I always get mixed emotions when someone tells me that they read my latest post. I am excited that someone is actually reading my stuff. I also feel anxious as I wonder whether the reader liked what I wrote. If they complimented the post, were they just being nice?
I had one of those moments right before the holidays. One of my teammates gave me the book, “Death by Meeting” by Patrick Lencioni, as a present. Obviously, he had read my latest post, “Are you in meeting hell?”.
“Death By Meeting” is developed as a parable for leaders. The parable focuses on an effective strategy utilizing four types of meetings to make the most out of a leadership team’s time together.
The strategy consists of four types of meetings:
- Daily Checkin – In the Agile world this is the Scrum daily stand up. The author defines this meeting to be a 5 minute meeting, with all teammates reporting on their activities. I have modified this to follow the Scrum protocol by asking three questions: What did you do yesterday? What are you going to do today? What are your impediments?
- Weekly Tactical – This is typically seen as the traditional weekly staff meeting. The purpose of this meeting is to allow the team to address immediate concerns about tactical issues. The meeting should be disciplined and structured in nature. Invariably, strategic issue are identified or questioned in these meetings. The team should focus on tactical issues, and put the strategic on the backlog for the Monthly Strategic meetings.
- Monthly Strategic – This is the one that most people enjoy. The purpose of this meeting is to spend time talking about strategic topics, with approximately 2 hours allocated per topic. These meetings have to occur regularly to address the backlog of strategic issues that are often raised in the Weekly Tactical meetings. In addition, ad hoc strategic meetings may be called for issues that can’t wait until the regularly scheduled Monthly Strategic meetings.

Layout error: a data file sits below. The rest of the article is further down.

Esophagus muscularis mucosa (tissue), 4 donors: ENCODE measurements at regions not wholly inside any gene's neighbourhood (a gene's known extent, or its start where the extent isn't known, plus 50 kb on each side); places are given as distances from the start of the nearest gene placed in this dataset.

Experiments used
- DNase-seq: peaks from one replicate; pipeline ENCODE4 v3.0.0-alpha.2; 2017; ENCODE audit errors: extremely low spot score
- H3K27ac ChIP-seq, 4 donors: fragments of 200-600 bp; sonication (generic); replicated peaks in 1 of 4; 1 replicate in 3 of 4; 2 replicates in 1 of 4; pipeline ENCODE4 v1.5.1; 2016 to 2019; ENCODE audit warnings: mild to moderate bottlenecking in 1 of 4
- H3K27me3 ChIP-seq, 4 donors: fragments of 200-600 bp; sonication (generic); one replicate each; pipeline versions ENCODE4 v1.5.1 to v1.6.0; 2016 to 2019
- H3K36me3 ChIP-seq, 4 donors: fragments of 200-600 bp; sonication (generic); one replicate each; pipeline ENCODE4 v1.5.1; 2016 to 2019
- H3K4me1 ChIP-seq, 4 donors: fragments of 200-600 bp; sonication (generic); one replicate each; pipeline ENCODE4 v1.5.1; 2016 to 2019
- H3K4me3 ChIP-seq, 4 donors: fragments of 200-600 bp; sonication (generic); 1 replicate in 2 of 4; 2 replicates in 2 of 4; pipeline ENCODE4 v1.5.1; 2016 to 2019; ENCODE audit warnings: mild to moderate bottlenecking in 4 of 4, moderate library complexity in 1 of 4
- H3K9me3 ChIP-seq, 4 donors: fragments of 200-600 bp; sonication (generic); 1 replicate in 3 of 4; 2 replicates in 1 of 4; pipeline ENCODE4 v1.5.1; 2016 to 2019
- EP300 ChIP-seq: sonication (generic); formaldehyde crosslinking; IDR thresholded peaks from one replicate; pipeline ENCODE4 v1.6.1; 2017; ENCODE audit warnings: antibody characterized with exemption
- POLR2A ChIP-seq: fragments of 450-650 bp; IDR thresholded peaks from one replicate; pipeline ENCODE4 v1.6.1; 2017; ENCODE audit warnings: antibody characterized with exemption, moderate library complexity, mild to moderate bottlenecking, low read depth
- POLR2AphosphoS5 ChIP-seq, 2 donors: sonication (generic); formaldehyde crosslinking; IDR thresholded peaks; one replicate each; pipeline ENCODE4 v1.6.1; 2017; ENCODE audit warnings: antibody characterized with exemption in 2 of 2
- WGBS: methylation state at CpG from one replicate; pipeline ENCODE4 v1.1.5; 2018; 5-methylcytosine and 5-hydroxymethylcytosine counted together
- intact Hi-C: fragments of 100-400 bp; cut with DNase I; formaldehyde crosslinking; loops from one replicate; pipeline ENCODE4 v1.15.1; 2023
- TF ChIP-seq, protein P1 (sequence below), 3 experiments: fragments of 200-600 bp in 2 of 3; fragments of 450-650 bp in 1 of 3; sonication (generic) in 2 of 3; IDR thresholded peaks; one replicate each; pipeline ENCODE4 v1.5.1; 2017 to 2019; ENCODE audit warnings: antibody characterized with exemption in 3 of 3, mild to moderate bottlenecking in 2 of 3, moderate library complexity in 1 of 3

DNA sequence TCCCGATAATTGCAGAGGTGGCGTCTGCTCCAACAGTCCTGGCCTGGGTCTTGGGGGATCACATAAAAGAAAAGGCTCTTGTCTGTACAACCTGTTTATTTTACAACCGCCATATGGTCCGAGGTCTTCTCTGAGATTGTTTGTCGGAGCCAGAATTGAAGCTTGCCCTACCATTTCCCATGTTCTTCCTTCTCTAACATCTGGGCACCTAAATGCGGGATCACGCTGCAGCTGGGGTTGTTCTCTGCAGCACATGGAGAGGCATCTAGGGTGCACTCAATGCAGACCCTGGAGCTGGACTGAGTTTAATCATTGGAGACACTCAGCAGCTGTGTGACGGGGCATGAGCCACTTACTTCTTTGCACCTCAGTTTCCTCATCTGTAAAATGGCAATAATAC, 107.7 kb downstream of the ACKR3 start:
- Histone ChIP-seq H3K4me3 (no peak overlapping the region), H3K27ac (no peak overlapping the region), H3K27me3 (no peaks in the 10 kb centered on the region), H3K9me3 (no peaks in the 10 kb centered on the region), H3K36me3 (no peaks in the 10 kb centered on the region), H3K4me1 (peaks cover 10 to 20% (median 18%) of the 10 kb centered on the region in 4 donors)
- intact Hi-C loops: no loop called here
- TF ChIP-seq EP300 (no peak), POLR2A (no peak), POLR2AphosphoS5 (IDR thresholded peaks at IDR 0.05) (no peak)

- Quarterly Off-Site Review – This meeting is where executives get away from the office so that they can review the overall business direction, while taking a long term view. When mentioned, Off=Site meetings typically prompt thoughts of exotic locations where executives play golf, tennis and cavort in the surf. However, more cost effective locations, such as a conference room at a local hotel, are just as effective. Cell phones and laptops should not be used except for presentations.
Though 257 pages, the book seemed to be a quick read and engaging. The framework offered is simple to implement.
One challenge I’ve noticed is that it can be difficult to stick to the framework. In the course of the day-to-day struggles, executives often deviate from a framework, even though they know they shouldn’t. Their busy schedules and the lack of establishing priorities in their workload often get in the way.
Another challenge is for the executive to not just check the box. This framework, coupled with an Agile approach, can provide the platform an executive can use to increase his team’s effectiveness. As in all things Agile, it’s all about communication.
Get Death By Meeting and read it. It’s worth the time.
Thanks for coming in today.